What does this mean for your life? You will be breastfeeding A LOT. Nursing tanks, like the Loving Moments by Leading Lady, make this so much easier. They have built-in support to keep you comfy, and you can totally wear them around the house, or even out and about. When your baby wants to eat, you'll be able to quickly "pop out" a breast and feed them.

6. For pain prevention: A quality nipple ointment

Breastfeeding shouldn't hurt, but the truth is those first days can be uncomfortable. Your nipples will likely feel raw as they adjust to their new job. This will get better! But until it does, nipple ointment is amazing.

My favorite is the Earth Mama Organic Nipple Butter. We love that it's organic, and it is oh-so-soothing on your hard-at-work nipples.

Psst: If it actually hurts when your baby latches on, something may be up, so call your provider or a lactation consultant for help.

7. For uncomfortable moments: A dual breast therapy pack

As your breasts adjust to their new role, you may experience a few discomforts—applying warmth or cold can help make them feel so much better. The Lansinoh TheraPearl 3-in-1 Breast Therapy Pack is awesome because you can microwave the pads or put them in the freezer, giving you a lot of options when your breasts need some TLC.

Again, if you have any concerns about something being wrong (pain, a bump that may be red or hot, fever, or anything else), call a professional right away.

8. For inevitable leaks: An absorbing breast pad

In today's episode of, "Oh come on, really?" you are going to leak breastmilk. Now, this is entirely natural and you are certainly not required to do anything about this. Still, many moms choose to wear breast pads in their bras to avoid leaking through to their shirts.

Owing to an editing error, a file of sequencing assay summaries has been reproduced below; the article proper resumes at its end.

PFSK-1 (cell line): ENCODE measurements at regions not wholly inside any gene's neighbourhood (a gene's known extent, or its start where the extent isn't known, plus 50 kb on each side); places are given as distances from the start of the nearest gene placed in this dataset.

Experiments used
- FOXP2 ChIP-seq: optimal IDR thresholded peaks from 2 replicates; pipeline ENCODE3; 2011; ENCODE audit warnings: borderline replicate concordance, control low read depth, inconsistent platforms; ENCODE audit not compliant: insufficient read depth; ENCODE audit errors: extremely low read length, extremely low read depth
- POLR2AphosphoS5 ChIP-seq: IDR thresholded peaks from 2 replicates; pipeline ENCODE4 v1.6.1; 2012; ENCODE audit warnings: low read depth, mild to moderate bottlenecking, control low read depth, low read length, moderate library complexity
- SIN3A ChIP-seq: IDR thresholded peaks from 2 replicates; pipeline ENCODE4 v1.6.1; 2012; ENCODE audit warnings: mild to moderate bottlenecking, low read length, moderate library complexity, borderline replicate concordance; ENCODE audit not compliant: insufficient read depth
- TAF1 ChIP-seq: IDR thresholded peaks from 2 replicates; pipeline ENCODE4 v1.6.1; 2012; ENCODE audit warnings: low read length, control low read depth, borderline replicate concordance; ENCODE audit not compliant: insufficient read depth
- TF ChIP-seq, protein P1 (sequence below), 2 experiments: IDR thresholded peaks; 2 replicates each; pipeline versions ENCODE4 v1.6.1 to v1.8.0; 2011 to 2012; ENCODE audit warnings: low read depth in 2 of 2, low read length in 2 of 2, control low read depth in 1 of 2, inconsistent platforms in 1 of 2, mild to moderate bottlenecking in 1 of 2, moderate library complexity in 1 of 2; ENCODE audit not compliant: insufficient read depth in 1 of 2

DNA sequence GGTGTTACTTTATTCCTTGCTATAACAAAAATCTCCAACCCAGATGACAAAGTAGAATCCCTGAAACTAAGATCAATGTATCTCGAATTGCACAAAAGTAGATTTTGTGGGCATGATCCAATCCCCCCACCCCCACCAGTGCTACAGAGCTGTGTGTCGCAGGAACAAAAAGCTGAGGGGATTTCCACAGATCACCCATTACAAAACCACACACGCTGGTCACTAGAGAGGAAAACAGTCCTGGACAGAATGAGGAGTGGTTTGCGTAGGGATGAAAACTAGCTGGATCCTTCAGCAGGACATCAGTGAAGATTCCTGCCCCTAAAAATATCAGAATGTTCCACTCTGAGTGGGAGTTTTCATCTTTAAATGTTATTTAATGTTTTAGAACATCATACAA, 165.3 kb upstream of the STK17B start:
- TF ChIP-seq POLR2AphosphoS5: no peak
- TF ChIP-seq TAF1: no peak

You can go the convenient and disposable route with Lansinoh Disposable Stay Dry Nursing Pads, or for a more environmentally friendly option, you can choose washable pads, like these Organic Bamboo Nursing Breast Pads.

9. For flexibility: A breast pump

Many women find that a breast pump becomes one of their most essential mom-tools. The ability to provide breast milk when you are away from your baby (and relieve uncomfortable engorged breasts) will add so much flexibility into your new-mom life.

For quick trips out and super-easy in-your-bag transport, opt for a manual pump like the Lansinoh Manual Breast Pump .

If you will be away from your baby for longer periods of time (traveling or working outside the home, for example) an electric pump is your most efficient bet. The Medela Pump In Style Advanced Double Electric Breast Pump is a classic go-to that will absolutely get the job done, and then some.

10. For quality storage: Breast milk bags

Once you pump your liquid gold, aka breast milk, you'll need a place to store it. The Kiinde Twist Pouches allow you to pump directly into the bags which means one less step (and way less to clean).